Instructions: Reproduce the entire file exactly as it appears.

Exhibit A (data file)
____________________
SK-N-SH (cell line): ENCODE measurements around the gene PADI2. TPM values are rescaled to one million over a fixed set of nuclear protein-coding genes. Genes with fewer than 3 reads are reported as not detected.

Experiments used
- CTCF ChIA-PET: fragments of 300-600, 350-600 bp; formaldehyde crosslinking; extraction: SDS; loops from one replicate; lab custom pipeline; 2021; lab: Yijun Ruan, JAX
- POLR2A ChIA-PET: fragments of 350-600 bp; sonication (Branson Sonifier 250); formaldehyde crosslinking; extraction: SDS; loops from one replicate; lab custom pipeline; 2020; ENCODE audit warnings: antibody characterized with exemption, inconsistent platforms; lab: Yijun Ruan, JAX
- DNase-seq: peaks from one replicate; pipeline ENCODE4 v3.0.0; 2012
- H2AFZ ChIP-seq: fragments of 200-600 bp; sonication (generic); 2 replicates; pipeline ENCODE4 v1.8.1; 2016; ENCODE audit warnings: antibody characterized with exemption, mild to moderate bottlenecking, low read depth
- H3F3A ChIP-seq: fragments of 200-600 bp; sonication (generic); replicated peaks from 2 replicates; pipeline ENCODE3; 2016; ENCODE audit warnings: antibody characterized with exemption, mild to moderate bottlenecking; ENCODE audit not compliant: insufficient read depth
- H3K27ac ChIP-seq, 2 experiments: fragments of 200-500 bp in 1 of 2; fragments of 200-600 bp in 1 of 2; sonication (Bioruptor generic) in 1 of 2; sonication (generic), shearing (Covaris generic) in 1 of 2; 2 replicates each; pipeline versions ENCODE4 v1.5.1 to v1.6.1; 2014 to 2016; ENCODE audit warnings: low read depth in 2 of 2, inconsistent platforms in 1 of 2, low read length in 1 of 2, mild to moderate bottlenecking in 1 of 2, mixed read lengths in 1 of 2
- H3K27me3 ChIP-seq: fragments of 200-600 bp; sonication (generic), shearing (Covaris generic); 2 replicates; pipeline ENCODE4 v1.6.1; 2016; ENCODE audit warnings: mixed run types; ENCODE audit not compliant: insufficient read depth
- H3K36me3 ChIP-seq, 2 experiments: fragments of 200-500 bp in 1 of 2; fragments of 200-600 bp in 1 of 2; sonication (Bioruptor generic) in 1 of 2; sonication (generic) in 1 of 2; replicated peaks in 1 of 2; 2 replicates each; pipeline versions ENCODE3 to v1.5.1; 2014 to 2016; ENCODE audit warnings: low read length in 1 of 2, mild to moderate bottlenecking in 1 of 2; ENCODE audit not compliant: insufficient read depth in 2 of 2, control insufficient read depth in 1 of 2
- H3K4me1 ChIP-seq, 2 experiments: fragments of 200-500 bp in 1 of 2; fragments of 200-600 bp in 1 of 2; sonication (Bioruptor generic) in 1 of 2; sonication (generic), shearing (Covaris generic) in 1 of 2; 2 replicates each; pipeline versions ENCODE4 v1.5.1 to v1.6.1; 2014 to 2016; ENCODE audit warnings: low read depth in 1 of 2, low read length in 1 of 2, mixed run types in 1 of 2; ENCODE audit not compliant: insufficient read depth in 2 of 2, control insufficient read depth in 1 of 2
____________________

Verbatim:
SK-N-SH (cell line): ENCODE measurements around the gene PADI2. TPM values are rescaled to one million over a fixed set of nuclear protein-coding genes. Genes with fewer than 3 reads are reported as not detected.

Experiments used
- CTCF ChIA-PET: fragments of 300-600, 350-600 bp; formaldehyde crosslinking; extraction: SDS; loops from one replicate; lab custom pipeline; 2021; lab: Yijun Ruan, JAX
- POLR2A ChIA-PET: fragments of 350-600 bp; sonication (Branson Sonifier 250); formaldehyde crosslinking; extraction: SDS; loops from one replicate; lab custom pipeline; 2020; ENCODE audit warnings: antibody characterized with exemption, inconsistent platforms; lab: Yijun Ruan, JAX
- DNase-seq: peaks from one replicate; pipeline ENCODE4 v3.0.0; 2012
- H2AFZ ChIP-seq: fragments of 200-600 bp; sonication (generic); 2 replicates; pipeline ENCODE4 v1.8.1; 2016; ENCODE audit warnings: antibody characterized with exemption, mild to moderate bottlenecking, low read depth
- H3F3A ChIP-seq: fragments of 200-600 bp; sonication (generic); replicated peaks from 2 replicates; pipeline ENCODE3; 2016; ENCODE audit warnings: antibody characterized with exemption, mild to moderate bottlenecking; ENCODE audit not compliant: insufficient read depth
- H3K27ac ChIP-seq, 2 experiments: fragments of 200-500 bp in 1 of 2; fragments of 200-600 bp in 1 of 2; sonication (Bioruptor generic) in 1 of 2; sonication (generic), shearing (Covaris generic) in 1 of 2; 2 replicates each; pipeline versions ENCODE4 v1.5.1 to v1.6.1; 2014 to 2016; ENCODE audit warnings: low read depth in 2 of 2, inconsistent platforms in 1 of 2, low read length in 1 of 2, mild to moderate bottlenecking in 1 of 2, mixed read lengths in 1 of 2
- H3K27me3 ChIP-seq: fragments of 200-600 bp; sonication (generic), shearing (Covaris generic); 2 replicates; pipeline ENCODE4 v1.6.1; 2016; ENCODE audit warnings: mixed run types; ENCODE audit not compliant: insufficient read depth
- H3K36me3 ChIP-seq, 2 experiments: fragments of 200-500 bp in 1 of 2; fragments of 200-600 bp in 1 of 2; sonication (Bioruptor generic) in 1 of 2; sonication (generic) in 1 of 2; replicated peaks in 1 of 2; 2 replicates each; pipeline versions ENCODE3 to v1.5.1; 2014 to 2016; ENCODE audit warnings: low read length in 1 of 2, mild to moderate bottlenecking in 1 of 2; ENCODE audit not compliant: insufficient read depth in 2 of 2, control insufficient read depth in 1 of 2
- H3K4me1 ChIP-seq, 2 experiments: fragments of 200-500 bp in 1 of 2; fragments of 200-600 bp in 1 of 2; sonication (Bioruptor generic) in 1 of 2; sonication (generic), shearing (Covaris generic) in 1 of 2; 2 replicates each; pipeline versions ENCODE4 v1.5.1 to v1.6.1; 2014 to 2016; ENCODE audit warnings: low read depth in 1 of 2, low read length in 1 of 2, mixed run types in 1 of 2; ENCODE audit not compliant: insufficient read depth in 2 of 2, control insufficient read depth in 1 of 2